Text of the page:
I don't remember my password and can't login?

If you don't remember your username or password we are happy to help you to try and look it up. Locating the login information for your existing account rather than creating a new account with us can save you (as well as our support team) a great deal of headache and confusion in the future.

If for any reason, at any time, you do not remember your password or login information you can look it up or reset it by using our online account recovery tool? You can find this tool here.

With this, you can send a password reset email to yourself. This will ask you for your username (not your email address). If you don't recall the username you created, you can request an email with that information. You can even lookup the email address you used when setting up your account by providing your last name, SSN, date of birth and zip code.

If all of these fail to help you, you may certainly proceed with creating a new account but following these steps first will save you time and possible account confusion in the future. If you require additional assistance with your account and are unable to login, please contact us here.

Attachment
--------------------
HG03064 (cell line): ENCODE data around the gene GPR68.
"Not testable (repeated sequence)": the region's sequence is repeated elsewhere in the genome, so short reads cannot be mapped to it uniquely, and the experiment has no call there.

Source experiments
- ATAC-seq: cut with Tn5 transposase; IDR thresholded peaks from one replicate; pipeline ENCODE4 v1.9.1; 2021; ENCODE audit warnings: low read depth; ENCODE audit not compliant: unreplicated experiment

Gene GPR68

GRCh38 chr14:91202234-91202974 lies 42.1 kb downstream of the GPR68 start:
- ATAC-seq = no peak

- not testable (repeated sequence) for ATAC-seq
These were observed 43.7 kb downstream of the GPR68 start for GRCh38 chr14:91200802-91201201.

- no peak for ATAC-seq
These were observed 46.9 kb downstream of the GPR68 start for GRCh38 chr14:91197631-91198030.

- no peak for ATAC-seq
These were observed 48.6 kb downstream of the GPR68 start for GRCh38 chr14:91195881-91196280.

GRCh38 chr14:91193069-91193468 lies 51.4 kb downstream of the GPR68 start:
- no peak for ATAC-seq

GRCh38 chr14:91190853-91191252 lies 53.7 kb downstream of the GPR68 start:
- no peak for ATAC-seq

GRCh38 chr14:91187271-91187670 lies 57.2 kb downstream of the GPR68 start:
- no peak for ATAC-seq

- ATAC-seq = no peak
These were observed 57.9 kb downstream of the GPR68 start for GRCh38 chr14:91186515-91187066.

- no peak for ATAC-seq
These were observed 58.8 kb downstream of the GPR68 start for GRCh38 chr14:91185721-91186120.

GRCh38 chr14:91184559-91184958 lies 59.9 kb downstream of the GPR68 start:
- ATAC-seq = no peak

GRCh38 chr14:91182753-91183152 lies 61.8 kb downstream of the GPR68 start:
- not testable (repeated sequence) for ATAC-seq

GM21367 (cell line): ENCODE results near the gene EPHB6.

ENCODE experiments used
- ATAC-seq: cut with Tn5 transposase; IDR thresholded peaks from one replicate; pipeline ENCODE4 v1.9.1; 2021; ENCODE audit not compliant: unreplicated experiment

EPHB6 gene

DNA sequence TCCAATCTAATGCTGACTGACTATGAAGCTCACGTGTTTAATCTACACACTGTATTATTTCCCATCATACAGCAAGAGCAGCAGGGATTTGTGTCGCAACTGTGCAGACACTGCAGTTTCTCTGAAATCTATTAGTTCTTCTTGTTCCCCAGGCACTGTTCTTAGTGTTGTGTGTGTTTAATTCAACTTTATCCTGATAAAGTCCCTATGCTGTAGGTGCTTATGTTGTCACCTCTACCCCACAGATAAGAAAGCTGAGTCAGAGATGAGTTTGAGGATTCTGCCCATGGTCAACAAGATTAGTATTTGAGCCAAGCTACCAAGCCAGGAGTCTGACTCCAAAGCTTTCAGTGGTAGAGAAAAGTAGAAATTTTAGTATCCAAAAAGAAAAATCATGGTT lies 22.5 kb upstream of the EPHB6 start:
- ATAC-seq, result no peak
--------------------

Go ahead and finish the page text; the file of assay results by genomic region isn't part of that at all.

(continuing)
Q&A: What happens if you forget to file your taxes?

The consequences of forgetting to file your taxes depend on whether you owe taxes or if you would have received a refund. If you're late filing and owe taxes, you'll start accumulating a failure-to-file penalty. This fee is assessed monthly at 5% of your tax bill (capped at 25%). If you owe taxes and don't pay, you could also be charged a failure-to-pay penalty of 0.5%. While this is less than the failure-to-file penalty it will still continue to accrue monthly until paid off in full or reaching the 25% cap.

If you're owed a refund from the government you are unlikely to receive a penalty for not filing. You may, however, loose the refund that is owed to you if you do not file your return within three years of the original deadline.

In either case, owing taxes or refund due, forgetting to file your taxes may have consequences that can cost you. If you feel you are unable to meet the April deadline, it is usually best to file for an extension with the IRS.

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